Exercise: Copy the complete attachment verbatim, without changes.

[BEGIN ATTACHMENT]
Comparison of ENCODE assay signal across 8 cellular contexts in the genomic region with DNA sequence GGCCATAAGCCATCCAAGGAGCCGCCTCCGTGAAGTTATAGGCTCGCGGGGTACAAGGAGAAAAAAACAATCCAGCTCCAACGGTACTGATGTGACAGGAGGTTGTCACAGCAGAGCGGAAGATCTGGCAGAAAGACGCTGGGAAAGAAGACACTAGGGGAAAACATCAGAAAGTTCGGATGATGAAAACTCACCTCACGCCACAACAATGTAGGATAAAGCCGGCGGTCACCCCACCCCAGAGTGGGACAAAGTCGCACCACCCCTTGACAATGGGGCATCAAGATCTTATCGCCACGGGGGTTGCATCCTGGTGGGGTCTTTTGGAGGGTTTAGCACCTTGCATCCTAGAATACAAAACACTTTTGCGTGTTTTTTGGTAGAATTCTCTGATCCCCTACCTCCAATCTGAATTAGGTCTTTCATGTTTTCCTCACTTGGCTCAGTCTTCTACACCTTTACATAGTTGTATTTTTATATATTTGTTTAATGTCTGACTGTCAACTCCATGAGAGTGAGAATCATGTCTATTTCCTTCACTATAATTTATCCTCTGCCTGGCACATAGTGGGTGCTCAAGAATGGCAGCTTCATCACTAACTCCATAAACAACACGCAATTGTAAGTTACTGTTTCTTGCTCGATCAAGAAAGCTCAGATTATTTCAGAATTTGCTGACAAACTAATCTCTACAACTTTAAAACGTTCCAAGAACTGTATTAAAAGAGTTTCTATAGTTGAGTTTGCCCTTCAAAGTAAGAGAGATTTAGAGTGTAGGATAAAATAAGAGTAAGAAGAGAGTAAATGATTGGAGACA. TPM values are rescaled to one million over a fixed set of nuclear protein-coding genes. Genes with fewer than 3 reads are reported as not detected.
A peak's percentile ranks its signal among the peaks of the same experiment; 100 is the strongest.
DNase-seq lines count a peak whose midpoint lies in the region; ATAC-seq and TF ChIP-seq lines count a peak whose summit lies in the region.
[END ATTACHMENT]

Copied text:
Comparison of ENCODE assay signal across 8 cellular contexts in the genomic region with DNA sequence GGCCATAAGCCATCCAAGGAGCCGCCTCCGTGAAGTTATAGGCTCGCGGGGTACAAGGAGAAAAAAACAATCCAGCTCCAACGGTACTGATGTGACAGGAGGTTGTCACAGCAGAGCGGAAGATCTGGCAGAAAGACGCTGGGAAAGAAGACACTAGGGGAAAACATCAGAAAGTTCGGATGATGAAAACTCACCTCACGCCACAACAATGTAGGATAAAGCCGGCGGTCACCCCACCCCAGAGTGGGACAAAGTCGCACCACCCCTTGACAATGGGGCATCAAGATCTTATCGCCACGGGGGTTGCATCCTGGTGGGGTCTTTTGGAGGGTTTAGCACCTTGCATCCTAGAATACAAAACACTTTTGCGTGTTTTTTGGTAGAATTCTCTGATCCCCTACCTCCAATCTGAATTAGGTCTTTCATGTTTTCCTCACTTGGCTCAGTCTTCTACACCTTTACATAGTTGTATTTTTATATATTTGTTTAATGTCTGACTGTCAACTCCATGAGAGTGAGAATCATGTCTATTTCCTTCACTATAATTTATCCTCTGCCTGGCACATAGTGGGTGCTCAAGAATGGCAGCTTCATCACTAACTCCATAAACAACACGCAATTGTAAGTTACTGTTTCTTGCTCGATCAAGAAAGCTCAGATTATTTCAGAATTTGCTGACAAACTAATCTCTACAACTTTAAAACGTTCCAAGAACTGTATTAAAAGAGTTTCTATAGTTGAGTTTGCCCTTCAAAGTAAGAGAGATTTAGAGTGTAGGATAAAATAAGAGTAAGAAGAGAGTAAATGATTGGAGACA. TPM values are rescaled to one million over a fixed set of nuclear protein-coding genes. Genes with fewer than 3 reads are reported as not detected.
A peak's percentile ranks its signal among the peaks of the same experiment; 100 is the strongest.
DNase-seq lines count a peak whose midpoint lies in the region; ATAC-seq and TF ChIP-seq lines count a peak whose summit lies in the region.